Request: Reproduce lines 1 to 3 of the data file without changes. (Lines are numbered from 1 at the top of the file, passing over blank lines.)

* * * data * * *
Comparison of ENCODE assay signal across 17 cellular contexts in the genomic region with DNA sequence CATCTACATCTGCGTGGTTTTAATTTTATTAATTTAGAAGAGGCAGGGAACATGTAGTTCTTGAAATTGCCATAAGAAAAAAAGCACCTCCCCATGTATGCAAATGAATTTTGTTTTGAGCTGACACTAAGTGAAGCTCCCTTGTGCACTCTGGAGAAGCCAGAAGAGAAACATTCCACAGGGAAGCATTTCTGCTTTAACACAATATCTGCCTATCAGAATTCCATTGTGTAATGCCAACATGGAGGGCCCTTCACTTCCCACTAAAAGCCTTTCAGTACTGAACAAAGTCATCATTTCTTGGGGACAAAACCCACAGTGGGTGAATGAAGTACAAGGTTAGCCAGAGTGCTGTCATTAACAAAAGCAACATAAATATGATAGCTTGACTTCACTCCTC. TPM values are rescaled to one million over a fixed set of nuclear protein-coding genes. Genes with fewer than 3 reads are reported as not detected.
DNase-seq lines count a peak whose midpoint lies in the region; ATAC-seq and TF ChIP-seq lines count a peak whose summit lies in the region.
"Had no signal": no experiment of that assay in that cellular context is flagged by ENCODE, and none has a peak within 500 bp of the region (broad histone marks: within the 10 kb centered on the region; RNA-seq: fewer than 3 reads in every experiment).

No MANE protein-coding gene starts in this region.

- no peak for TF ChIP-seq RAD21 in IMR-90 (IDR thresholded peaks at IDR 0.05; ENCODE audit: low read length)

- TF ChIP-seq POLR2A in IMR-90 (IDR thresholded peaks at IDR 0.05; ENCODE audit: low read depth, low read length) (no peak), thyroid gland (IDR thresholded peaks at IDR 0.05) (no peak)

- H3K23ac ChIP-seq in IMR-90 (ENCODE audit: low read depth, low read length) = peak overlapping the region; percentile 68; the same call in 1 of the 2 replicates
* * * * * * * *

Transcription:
Comparison of ENCODE assay signal across 17 cellular contexts in the genomic region with DNA sequence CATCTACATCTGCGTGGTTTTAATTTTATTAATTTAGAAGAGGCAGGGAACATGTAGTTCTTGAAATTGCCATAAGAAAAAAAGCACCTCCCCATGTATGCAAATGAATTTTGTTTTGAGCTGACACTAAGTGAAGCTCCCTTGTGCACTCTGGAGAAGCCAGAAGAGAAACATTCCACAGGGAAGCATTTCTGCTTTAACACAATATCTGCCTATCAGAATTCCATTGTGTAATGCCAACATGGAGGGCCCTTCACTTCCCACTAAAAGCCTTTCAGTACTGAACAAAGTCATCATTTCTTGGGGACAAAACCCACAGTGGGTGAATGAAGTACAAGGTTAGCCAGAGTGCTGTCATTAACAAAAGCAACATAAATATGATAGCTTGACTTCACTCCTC. TPM values are rescaled to one million over a fixed set of nuclear protein-coding genes. Genes with fewer than 3 reads are reported as not detected.
DNase-seq lines count a peak whose midpoint lies in the region; ATAC-seq and TF ChIP-seq lines count a peak whose summit lies in the region.
"Had no signal": no experiment of that assay in that cellular context is flagged by ENCODE, and none has a peak within 500 bp of the region (broad histone marks: within the 10 kb centered on the region; RNA-seq: fewer than 3 reads in every experiment).